While there’s certainly merit in learning from others and sharing our stories, I find that blatant comparison almost always yields frustration or guilt. We only have incomplete understandings of other people’s lives and trying to model our choices off of theirs is naturally flawed.
Hiding her face in shame: not very productive, Frugal Hound
In many ways, I think our culture doesn’t encourage the value of charting one’s own unique path. Although rugged individualism is a tenet of our American ethos, it seems to play out quite rarely. Far too often, we’re all shuttled into the same boxes of expectation and taught to desire the same things (usually material goods) and achieve them in the same way (usually working jobs we may or may not like for our entire lives).
#1: You Can Afford Anything. You Just Can’t Afford Everything.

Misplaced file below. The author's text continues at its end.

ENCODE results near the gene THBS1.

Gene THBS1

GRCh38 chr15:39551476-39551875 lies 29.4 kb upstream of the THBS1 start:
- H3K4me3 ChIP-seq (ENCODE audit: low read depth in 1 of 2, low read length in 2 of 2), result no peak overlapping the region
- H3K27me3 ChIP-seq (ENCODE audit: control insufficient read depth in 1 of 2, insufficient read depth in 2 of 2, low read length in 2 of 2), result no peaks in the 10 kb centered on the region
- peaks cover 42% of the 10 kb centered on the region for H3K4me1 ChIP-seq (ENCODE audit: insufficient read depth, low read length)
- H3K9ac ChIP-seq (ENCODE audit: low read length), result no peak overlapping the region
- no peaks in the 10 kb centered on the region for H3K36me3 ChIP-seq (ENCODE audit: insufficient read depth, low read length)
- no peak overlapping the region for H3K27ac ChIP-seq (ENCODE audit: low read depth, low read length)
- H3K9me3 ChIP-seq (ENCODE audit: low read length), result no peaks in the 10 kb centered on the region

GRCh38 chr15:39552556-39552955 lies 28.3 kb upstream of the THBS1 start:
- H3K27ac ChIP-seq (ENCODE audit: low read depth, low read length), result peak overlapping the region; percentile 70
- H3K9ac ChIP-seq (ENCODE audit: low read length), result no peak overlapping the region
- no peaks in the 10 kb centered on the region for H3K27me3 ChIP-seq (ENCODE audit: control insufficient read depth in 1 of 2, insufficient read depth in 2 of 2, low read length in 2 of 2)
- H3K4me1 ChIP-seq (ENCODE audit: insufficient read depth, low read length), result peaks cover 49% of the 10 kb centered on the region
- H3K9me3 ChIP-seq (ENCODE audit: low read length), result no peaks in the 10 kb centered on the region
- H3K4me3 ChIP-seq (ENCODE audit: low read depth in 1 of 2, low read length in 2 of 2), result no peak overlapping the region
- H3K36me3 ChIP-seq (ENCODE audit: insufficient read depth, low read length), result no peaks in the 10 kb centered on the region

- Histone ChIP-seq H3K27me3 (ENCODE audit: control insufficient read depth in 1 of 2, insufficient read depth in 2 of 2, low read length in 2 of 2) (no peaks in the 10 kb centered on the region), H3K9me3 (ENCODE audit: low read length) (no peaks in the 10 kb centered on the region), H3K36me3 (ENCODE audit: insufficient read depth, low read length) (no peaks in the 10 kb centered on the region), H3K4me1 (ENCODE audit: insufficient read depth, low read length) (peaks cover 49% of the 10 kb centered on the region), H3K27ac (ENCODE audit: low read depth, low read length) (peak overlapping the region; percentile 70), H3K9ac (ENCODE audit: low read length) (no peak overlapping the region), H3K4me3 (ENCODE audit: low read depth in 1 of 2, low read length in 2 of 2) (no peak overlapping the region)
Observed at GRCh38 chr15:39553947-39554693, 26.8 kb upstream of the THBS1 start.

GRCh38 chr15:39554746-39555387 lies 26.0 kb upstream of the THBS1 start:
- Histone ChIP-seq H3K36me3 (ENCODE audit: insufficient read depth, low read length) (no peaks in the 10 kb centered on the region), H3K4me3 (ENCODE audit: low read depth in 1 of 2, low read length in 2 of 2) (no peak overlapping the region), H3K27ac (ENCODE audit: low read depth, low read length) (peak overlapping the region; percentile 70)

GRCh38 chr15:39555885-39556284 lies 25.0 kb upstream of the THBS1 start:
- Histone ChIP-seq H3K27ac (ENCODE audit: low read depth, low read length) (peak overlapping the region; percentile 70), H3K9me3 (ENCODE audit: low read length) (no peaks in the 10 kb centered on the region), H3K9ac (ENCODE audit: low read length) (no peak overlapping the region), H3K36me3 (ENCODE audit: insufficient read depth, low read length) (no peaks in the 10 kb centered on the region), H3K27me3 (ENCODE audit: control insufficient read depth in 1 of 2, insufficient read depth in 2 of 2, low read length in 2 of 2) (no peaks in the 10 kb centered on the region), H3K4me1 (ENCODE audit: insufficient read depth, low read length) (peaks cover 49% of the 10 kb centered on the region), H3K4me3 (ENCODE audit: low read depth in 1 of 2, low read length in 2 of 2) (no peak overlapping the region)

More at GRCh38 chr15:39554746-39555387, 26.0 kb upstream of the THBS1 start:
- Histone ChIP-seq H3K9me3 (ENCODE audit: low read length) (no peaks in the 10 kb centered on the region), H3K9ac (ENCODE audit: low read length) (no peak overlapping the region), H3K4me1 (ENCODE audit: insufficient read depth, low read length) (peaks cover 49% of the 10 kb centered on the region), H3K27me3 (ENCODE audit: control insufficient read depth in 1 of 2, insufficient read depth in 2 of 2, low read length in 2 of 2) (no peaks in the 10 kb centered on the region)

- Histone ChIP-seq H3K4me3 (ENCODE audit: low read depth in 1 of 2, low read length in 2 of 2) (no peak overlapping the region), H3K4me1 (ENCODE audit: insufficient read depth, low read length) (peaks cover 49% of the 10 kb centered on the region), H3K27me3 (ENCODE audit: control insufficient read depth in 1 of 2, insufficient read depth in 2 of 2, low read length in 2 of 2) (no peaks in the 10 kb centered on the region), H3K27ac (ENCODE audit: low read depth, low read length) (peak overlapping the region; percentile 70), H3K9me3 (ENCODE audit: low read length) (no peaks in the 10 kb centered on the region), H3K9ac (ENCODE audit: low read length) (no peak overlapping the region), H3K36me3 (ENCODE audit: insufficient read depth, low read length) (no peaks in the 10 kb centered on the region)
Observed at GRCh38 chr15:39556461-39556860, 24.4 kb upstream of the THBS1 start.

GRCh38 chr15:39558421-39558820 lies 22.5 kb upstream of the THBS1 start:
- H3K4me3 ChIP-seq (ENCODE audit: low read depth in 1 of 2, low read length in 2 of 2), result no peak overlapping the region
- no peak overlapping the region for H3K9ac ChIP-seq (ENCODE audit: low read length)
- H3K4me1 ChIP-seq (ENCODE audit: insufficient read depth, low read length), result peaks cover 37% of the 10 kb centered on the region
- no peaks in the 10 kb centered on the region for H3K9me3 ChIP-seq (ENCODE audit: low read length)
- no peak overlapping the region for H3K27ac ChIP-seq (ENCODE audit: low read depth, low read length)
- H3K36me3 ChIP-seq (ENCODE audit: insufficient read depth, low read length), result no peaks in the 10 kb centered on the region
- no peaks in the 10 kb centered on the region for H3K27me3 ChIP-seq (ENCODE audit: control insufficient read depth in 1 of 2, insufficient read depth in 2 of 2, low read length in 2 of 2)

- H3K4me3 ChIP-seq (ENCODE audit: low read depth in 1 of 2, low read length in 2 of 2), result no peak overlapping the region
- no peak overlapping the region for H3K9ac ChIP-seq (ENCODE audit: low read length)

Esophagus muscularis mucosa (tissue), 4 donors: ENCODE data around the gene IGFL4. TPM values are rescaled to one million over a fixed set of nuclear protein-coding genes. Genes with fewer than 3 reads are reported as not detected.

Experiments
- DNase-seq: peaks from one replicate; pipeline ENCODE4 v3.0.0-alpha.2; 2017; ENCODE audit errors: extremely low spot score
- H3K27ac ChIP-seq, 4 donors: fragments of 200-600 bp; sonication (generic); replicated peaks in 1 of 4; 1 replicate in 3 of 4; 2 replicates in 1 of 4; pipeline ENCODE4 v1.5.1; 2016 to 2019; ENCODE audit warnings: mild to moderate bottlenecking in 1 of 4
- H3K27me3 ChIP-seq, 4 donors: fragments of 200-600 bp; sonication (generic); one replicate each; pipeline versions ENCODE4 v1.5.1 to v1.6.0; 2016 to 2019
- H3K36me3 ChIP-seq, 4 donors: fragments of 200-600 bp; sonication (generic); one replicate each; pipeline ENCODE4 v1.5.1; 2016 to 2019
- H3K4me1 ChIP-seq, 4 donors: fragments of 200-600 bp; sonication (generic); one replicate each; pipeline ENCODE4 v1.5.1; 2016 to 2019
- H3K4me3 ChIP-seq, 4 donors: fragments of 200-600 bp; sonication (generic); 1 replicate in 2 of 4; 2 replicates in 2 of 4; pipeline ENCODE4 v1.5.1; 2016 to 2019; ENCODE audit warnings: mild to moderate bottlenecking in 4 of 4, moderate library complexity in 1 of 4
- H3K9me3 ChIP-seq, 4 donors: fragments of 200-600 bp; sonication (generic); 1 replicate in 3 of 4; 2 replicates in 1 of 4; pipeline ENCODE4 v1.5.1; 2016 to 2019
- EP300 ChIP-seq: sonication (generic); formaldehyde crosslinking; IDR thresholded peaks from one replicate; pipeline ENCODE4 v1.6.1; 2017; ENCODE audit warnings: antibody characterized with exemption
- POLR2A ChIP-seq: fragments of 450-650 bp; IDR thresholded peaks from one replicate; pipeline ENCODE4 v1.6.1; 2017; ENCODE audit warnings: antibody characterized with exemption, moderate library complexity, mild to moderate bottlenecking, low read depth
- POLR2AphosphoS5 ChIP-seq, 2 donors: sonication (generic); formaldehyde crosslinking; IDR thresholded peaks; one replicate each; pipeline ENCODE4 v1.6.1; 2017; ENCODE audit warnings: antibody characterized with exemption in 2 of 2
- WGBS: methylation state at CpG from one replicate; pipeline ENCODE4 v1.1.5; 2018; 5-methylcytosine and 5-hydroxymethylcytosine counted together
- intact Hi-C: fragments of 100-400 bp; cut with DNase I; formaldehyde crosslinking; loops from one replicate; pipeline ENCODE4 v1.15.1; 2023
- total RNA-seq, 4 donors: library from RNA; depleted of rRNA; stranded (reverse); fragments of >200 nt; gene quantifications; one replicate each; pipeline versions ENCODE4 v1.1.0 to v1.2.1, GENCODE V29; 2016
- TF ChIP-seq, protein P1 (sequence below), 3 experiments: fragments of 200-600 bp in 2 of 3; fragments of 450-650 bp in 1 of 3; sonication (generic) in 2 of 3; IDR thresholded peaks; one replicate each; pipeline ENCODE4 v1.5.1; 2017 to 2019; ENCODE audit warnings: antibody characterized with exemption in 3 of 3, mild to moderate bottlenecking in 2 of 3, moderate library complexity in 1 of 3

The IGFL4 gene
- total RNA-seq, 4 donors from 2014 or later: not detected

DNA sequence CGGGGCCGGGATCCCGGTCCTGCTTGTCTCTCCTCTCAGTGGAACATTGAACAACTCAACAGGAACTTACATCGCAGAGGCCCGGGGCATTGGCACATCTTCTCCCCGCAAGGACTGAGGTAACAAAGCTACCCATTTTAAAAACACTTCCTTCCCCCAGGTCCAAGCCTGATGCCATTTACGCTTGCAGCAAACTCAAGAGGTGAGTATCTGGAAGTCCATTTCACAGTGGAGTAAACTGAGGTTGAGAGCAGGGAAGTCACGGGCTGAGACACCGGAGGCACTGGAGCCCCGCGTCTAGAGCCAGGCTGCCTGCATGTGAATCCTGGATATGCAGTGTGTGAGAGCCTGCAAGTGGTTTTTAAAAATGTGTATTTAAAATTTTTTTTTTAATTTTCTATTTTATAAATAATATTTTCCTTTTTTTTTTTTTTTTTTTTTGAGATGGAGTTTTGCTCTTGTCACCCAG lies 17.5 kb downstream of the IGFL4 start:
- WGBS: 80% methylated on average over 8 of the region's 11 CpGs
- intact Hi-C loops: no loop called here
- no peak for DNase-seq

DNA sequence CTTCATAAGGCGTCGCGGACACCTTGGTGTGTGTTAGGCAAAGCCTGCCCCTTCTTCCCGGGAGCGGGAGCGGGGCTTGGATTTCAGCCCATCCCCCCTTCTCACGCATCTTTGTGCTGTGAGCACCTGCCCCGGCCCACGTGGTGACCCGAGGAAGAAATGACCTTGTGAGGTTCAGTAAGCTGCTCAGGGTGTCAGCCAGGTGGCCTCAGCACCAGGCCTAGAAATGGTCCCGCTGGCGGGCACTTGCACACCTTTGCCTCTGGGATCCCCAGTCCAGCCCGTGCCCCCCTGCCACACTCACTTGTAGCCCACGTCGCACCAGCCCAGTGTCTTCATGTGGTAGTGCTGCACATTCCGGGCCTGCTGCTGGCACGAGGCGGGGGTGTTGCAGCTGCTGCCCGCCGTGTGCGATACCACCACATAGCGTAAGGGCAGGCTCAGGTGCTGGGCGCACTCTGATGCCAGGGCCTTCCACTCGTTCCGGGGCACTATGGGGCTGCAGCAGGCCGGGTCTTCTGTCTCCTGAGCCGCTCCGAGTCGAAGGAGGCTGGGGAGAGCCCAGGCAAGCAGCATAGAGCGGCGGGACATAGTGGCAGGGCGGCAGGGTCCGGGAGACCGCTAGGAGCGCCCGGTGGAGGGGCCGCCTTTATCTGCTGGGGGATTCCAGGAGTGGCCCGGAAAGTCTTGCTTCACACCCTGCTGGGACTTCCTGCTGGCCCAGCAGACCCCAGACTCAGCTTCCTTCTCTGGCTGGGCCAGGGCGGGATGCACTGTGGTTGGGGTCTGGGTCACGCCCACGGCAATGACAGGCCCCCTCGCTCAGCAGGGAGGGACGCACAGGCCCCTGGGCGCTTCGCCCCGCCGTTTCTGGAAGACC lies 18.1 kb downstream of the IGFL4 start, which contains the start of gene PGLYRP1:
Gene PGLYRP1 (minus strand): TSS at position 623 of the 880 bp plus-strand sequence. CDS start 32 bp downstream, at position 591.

Don’t tell me your values. Show me how you spend your money, and I’ll know what you value.
Don’t tell me, for example, that you “can’t afford” to travel the globe or invest for retirement if you’re simultaneously buying nice clothes and hitting the bars.
There’s nothing wrong with clothes and bars if it’s a deliberate, conscious choice, and you’re cool with the trade-offs. But don’t claim that bigger goals are out-of-reach. You’re the master of the bills that escape your wallet. Spend with your eyes open.
Don’t utter, “I can’t afford it,” without asking yourself: “How did I afford a decent car, restaurant dining and an iPad?”